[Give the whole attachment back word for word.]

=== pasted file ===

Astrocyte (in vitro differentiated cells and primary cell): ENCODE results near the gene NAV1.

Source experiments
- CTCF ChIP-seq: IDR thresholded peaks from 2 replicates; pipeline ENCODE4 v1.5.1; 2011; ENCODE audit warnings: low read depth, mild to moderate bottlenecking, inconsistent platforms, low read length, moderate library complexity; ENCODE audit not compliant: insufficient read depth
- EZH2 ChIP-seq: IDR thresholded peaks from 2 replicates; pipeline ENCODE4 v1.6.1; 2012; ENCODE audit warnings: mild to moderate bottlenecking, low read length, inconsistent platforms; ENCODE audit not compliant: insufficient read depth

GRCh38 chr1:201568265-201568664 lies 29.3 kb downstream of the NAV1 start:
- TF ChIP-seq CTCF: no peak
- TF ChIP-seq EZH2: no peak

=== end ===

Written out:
Astrocyte (in vitro differentiated cells and primary cell): ENCODE results near the gene NAV1.

Source experiments
- CTCF ChIP-seq: IDR thresholded peaks from 2 replicates; pipeline ENCODE4 v1.5.1; 2011; ENCODE audit warnings: low read depth, mild to moderate bottlenecking, inconsistent platforms, low read length, moderate library complexity; ENCODE audit not compliant: insufficient read depth
- EZH2 ChIP-seq: IDR thresholded peaks from 2 replicates; pipeline ENCODE4 v1.6.1; 2012; ENCODE audit warnings: mild to moderate bottlenecking, low read length, inconsistent platforms; ENCODE audit not compliant: insufficient read depth

GRCh38 chr1:201568265-201568664 lies 29.3 kb downstream of the NAV1 start:
- TF ChIP-seq CTCF: no peak
- TF ChIP-seq EZH2: no peak